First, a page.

There is no need to dip into conspiracies to explain the return of Rishi Sunak
I bet he wishes he hadn’t bothered now. Over the weekend Boris Johnson flew back from the Caribbean to take part in a Tory leadership contest that had started without him. But having come all that way, he abruptly withdrew from the race — despite claims he had enough MP support to get through to the next stage.
His most fervent supporters are apoplectic. Nadine Dorries insists that “it will now be impossible to avoid a GE [general election]”. The logic here is that only Boris has a democratic mandate because only he was leader at the last election. But as Dorries knows very well, ours is not a presidential system — it is the MPs who make up the parliamentary majority who have the mandate.
However, some Right-wing commentators are taking the democracy argument to a whole new level of wrong-headedness. For instance, here’s Martin Daubney attacking Steve Baker for backing Rishi Sunak instead of Johnson:
The WEF is the World Economic Forum — often referred to as “Davos” (the Swiss ski resort where the organisation holds its highly exclusive annual conferences). I’ve written about the Forum before (for instance, here, here and here) and it should be obvious I’m not a fan.
However, the idea of a “WEF coup”, whether against Boris Johnson or Liz Truss, is ridiculous. More to the point, it is utterly redundant. We simply do not need a shadowy conspiracy to explain the downfall of the last two Tory leaders, we just need to realise that Conservative MPs are able to read opinion polls.
Furthermore, the collapse in Conservative support was clearly self-inflicted. No one forced Downing Street to hold a series of drink-sodden parties in the middle of lockdown. And as for the Truss government, no one compelled it to spook the markets with a long list of unfunded tax cuts.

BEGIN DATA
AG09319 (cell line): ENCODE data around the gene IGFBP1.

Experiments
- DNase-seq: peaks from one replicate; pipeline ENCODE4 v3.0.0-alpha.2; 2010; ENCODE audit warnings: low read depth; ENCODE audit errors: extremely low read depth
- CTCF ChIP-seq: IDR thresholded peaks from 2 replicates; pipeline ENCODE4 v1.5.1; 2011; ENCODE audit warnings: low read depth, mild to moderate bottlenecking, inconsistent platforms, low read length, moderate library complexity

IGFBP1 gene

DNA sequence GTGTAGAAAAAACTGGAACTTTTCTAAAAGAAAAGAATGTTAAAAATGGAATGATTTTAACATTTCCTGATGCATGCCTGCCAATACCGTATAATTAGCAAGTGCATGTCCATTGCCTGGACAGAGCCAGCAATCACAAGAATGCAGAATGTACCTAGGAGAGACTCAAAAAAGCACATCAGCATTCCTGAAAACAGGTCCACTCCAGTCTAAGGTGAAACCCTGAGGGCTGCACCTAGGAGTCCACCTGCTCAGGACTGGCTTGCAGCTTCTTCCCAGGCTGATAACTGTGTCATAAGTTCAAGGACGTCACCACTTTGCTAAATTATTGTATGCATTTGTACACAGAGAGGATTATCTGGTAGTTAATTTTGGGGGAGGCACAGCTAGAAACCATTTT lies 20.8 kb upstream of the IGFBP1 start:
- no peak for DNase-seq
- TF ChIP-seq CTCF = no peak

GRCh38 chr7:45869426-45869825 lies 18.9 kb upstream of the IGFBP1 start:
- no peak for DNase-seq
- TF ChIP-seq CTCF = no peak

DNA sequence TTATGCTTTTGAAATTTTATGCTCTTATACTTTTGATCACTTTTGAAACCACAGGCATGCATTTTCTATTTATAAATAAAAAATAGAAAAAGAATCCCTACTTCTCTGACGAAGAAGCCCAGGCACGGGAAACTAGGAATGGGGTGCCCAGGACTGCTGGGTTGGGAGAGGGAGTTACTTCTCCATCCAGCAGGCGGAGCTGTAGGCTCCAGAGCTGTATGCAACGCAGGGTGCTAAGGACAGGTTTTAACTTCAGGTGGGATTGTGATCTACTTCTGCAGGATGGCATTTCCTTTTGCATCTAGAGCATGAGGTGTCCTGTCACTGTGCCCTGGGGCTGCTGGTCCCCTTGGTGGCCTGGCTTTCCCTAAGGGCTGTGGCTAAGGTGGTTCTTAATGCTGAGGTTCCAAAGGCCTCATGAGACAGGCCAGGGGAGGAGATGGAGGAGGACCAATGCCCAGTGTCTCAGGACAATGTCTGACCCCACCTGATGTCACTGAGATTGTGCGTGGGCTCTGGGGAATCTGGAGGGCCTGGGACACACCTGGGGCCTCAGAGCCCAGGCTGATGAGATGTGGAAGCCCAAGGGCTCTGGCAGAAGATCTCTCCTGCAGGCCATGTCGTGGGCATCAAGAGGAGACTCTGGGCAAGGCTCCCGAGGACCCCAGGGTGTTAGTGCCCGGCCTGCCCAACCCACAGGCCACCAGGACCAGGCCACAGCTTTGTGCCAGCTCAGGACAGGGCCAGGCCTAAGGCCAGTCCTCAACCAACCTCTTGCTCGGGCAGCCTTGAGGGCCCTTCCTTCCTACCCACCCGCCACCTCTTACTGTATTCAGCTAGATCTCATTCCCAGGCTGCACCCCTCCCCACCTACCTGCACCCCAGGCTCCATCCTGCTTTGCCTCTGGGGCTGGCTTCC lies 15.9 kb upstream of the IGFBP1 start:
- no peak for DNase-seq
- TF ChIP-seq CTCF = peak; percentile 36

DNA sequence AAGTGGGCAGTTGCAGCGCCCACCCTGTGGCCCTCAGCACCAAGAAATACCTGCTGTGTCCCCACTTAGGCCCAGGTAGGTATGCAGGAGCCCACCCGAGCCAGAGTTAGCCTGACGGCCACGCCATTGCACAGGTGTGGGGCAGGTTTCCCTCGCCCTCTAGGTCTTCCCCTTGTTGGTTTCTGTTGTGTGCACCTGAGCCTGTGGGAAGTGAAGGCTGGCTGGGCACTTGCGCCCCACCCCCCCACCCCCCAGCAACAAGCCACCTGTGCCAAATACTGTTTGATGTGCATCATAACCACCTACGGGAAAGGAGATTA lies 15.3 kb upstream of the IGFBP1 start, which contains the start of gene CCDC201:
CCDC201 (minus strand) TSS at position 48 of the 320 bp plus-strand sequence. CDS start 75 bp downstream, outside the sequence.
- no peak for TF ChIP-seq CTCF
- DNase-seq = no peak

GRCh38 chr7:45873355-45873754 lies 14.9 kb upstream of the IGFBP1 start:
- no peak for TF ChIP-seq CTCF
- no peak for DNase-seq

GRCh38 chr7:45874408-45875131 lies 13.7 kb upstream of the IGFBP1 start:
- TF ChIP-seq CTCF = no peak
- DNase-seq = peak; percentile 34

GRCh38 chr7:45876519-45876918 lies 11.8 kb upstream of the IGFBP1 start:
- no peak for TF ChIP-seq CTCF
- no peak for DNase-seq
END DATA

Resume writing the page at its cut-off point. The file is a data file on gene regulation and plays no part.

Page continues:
Of course, the establishment’s usual mistake with conspiracy theories is to take them literally but not seriously — when it should be the other way round. Thus loose talk of a “WEF coup” ought to be interpreted as shorthand for the ability of the global money markets to bring down a Prime Minister. Surely this is an affront to democracy?
Paul Embery — neither a Right-winger nor a conspiracy theorist — is concerned that “the belief that financial markets cannot be challenged… will become embedded in our politics.”
It’s a reasonable point, but a democratic mandate does not entitle a Prime Minister to unlimited credit. If a government doesn’t want to be subject to the verdict of global financiers, then it shouldn’t borrow from them. He who lends to the piper calls the tune.
If conservatism can be summed up in just three words, it is these: “there are limits”. But neither of our last two Prime Ministers are conservatives. Like the liberalists they are, they believe in the unbounded self, unconstrained by reality. Each of them, in their own way, applied this philosophy to their time in government — which, ultimately, is only reason for their successive downfalls.